Frye filed for postconviction relief in state court. He alleged his counsel’s failure to inform him of the prosecution’s plea offer denied him the effective assistance of counsel. At an evidentiary hearing, Frye testified he would have entered a guilty plea to the misdemeanor had he known about the offer. 

A state court denied the postconviction motion, but the Missouri Court of Appeals reversed. To implement a remedy for the violation, the court deemed Frye’s guilty plea withdrawn and remanded to allow Frye either to insist on a trial or to plead guilty to any offense the prosecutor deemed it appropriate to charge. This Court granted certiorari.



It is well settled that the right to the effective assistance of counsel applies to certain steps before trial. The “Sixth Amendment guarantees a defendant the right to have counsel present at all ‘critical’ stages of the criminal proceedings.” Critical stages include arraignments, postindictment interrogations, postindictment lineups, and the entry of a guilty plea.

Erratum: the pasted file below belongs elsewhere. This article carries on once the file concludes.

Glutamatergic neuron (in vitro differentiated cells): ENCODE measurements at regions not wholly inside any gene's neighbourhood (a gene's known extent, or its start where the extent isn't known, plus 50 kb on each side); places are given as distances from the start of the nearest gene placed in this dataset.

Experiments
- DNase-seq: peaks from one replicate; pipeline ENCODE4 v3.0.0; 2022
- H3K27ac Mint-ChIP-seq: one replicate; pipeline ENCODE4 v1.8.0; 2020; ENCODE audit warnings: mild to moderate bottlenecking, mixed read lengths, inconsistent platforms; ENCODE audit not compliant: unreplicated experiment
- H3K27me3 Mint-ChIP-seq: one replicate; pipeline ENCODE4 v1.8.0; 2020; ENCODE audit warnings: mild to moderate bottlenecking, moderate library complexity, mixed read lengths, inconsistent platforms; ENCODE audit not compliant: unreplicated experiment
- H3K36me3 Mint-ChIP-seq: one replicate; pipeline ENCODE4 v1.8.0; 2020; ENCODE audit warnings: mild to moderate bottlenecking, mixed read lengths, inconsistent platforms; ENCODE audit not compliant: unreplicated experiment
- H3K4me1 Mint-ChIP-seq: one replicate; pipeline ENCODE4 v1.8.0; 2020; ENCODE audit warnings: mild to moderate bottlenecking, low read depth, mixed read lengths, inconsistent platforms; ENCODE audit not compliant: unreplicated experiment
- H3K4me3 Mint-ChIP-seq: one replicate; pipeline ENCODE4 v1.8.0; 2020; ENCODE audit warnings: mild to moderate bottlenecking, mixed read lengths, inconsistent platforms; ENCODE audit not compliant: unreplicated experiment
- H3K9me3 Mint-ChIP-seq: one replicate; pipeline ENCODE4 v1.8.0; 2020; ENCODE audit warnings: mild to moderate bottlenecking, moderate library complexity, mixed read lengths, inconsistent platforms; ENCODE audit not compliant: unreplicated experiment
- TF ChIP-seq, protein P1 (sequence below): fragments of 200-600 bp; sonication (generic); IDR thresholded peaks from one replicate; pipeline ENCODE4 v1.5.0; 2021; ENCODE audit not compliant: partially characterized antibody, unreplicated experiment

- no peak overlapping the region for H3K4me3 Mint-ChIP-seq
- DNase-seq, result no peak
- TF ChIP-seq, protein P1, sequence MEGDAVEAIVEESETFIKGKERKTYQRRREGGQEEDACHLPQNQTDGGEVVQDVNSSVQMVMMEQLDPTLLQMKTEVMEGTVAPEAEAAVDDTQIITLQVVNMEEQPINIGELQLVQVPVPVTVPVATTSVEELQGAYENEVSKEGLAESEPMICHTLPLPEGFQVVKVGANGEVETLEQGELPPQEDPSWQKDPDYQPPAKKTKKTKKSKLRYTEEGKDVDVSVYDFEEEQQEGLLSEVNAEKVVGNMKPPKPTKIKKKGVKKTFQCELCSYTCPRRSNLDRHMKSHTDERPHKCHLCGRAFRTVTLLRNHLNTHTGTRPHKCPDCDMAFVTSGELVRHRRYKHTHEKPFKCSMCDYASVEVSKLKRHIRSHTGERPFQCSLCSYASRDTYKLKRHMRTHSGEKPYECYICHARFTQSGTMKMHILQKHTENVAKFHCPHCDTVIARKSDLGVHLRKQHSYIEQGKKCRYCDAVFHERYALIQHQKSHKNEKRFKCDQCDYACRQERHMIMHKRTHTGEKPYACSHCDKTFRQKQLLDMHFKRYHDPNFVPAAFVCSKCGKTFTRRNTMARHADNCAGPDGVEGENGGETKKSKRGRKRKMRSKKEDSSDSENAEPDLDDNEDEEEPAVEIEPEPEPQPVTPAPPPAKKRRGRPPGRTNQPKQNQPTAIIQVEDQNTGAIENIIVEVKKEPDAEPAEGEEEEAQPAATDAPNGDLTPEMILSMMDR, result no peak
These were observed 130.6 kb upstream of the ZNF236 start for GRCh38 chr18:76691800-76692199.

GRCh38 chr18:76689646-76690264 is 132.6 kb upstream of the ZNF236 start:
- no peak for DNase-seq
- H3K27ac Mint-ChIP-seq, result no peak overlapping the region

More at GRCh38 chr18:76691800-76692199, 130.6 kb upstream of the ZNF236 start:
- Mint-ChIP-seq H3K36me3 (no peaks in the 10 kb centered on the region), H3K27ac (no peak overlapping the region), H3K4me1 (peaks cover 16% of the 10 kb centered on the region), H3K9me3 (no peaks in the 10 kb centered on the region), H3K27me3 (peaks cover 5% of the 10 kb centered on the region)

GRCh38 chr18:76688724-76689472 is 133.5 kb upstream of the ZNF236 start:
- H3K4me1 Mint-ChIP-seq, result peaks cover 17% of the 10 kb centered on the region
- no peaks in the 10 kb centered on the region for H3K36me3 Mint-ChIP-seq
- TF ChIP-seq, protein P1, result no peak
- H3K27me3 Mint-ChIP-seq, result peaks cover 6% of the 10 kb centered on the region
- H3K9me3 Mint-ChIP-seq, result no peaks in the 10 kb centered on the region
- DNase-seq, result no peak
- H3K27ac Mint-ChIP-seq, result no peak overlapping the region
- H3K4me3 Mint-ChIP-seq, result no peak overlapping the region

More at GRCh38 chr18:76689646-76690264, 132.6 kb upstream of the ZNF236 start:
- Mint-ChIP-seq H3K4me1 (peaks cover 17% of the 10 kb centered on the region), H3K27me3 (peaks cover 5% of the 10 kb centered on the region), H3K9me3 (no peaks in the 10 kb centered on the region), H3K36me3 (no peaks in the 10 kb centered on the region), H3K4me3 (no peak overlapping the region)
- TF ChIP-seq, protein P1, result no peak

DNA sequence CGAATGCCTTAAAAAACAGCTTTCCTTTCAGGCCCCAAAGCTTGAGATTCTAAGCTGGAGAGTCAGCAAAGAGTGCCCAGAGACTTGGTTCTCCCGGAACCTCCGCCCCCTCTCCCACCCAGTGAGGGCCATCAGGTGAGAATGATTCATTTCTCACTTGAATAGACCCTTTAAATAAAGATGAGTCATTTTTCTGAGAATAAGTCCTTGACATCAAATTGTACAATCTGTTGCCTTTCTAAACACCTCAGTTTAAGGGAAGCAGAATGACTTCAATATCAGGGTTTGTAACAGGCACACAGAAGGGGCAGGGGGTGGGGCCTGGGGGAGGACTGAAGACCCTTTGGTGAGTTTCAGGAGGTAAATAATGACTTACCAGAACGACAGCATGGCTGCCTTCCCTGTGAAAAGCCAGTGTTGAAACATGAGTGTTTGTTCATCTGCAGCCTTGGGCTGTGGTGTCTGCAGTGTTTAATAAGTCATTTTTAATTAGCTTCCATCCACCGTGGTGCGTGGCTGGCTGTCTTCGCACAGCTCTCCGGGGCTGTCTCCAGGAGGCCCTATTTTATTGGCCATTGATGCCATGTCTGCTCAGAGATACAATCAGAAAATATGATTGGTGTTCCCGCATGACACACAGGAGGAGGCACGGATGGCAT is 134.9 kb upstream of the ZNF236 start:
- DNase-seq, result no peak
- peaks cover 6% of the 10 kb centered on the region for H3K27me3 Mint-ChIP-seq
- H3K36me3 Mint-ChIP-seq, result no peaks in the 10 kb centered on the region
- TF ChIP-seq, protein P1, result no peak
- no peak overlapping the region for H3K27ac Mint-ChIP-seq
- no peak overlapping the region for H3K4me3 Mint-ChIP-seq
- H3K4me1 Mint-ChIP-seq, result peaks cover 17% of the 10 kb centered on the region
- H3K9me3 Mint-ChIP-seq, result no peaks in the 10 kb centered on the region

With respect to the right to effective counsel in plea negotiations, a proper beginning point is to discuss two cases from this Court considering the role of counsel in advising a client about a plea offer and an ensuing guilty plea: Hill v. Lockhart, 474 U.S. 52 (1985) and Padilla v. Kentucky, 559 U.S. 356 (2010).

Hill established that claims of ineffective assistance of counsel in the plea bargain context are governed by the two-part test set forth in Strickland. As noted above, in Frye’s case, the Missouri Court of Appeals, applying the two part test of Strickland, determined first that defense counsel had been ineffective and second that there was resulting prejudice.

In Hill, the decision turned on the second part of the Strickland test. There, a defendant who had entered a guilty plea claimed his counsel had misinformed him of the amount of time he would have to serve before he became eligible for parole. But the defendant had not alleged that, even if adequate advice and assistance had been given, he would have elected to plead not guilty and proceed to trial. Thus, the Court found that no prejudice from the inadequate advice had been shown or alleged. 

In Padilla, the Court again discussed the duties of counsel in advising a client with respect to a plea offer that leads to a guilty plea. Padilla held that a guilty plea, based on a plea offer, should be set aside because counsel misinformed the defendant of the immigration consequences of the conviction. The Court made clear that “the negotiation of a plea bargain is a critical phase of litigation for purposes of the Sixth Amendment right to effective assistance of counsel.” It also rejected the argument made by petitioner in this case that a knowing and voluntary plea supersedes errors by defense counsel.